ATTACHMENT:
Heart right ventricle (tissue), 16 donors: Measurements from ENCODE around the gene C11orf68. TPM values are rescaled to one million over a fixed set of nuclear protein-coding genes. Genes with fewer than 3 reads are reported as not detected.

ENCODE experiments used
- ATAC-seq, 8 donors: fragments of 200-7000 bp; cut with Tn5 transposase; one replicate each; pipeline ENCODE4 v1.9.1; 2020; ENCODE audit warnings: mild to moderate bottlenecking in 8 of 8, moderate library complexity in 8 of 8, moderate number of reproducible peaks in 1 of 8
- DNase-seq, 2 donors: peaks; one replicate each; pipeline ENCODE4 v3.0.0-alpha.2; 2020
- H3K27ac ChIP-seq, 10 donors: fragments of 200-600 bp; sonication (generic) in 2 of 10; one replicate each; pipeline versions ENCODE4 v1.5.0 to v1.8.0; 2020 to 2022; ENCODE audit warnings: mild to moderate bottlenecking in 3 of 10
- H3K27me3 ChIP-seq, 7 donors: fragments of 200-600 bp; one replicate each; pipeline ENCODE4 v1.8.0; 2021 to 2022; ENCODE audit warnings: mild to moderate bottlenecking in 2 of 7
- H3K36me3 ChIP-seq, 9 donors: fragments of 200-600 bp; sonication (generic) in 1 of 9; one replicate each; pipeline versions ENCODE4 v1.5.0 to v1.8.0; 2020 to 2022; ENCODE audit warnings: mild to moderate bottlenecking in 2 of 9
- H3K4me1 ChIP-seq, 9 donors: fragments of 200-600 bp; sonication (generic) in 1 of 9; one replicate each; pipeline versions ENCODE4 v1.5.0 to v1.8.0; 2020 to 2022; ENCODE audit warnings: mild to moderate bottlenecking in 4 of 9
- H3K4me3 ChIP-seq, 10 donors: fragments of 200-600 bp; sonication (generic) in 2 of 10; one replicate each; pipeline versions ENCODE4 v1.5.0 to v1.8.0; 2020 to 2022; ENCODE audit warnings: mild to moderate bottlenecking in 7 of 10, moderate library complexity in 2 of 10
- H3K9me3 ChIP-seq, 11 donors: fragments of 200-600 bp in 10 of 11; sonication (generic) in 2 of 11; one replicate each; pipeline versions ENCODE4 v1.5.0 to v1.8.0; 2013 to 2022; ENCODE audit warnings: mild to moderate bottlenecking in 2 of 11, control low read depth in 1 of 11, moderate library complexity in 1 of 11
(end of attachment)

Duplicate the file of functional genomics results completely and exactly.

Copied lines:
Heart right ventricle (tissue), 16 donors: Measurements from ENCODE around the gene C11orf68. TPM values are rescaled to one million over a fixed set of nuclear protein-coding genes. Genes with fewer than 3 reads are reported as not detected.

ENCODE experiments used
- ATAC-seq, 8 donors: fragments of 200-7000 bp; cut with Tn5 transposase; one replicate each; pipeline ENCODE4 v1.9.1; 2020; ENCODE audit warnings: mild to moderate bottlenecking in 8 of 8, moderate library complexity in 8 of 8, moderate number of reproducible peaks in 1 of 8
- DNase-seq, 2 donors: peaks; one replicate each; pipeline ENCODE4 v3.0.0-alpha.2; 2020
- H3K27ac ChIP-seq, 10 donors: fragments of 200-600 bp; sonication (generic) in 2 of 10; one replicate each; pipeline versions ENCODE4 v1.5.0 to v1.8.0; 2020 to 2022; ENCODE audit warnings: mild to moderate bottlenecking in 3 of 10
- H3K27me3 ChIP-seq, 7 donors: fragments of 200-600 bp; one replicate each; pipeline ENCODE4 v1.8.0; 2021 to 2022; ENCODE audit warnings: mild to moderate bottlenecking in 2 of 7
- H3K36me3 ChIP-seq, 9 donors: fragments of 200-600 bp; sonication (generic) in 1 of 9; one replicate each; pipeline versions ENCODE4 v1.5.0 to v1.8.0; 2020 to 2022; ENCODE audit warnings: mild to moderate bottlenecking in 2 of 9
- H3K4me1 ChIP-seq, 9 donors: fragments of 200-600 bp; sonication (generic) in 1 of 9; one replicate each; pipeline versions ENCODE4 v1.5.0 to v1.8.0; 2020 to 2022; ENCODE audit warnings: mild to moderate bottlenecking in 4 of 9
- H3K4me3 ChIP-seq, 10 donors: fragments of 200-600 bp; sonication (generic) in 2 of 10; one replicate each; pipeline versions ENCODE4 v1.5.0 to v1.8.0; 2020 to 2022; ENCODE audit warnings: mild to moderate bottlenecking in 7 of 10, moderate library complexity in 2 of 10
- H3K9me3 ChIP-seq, 11 donors: fragments of 200-600 bp in 10 of 11; sonication (generic) in 2 of 11; one replicate each; pipeline versions ENCODE4 v1.5.0 to v1.8.0; 2013 to 2022; ENCODE audit warnings: mild to moderate bottlenecking in 2 of 11, control low read depth in 1 of 11, moderate library complexity in 1 of 11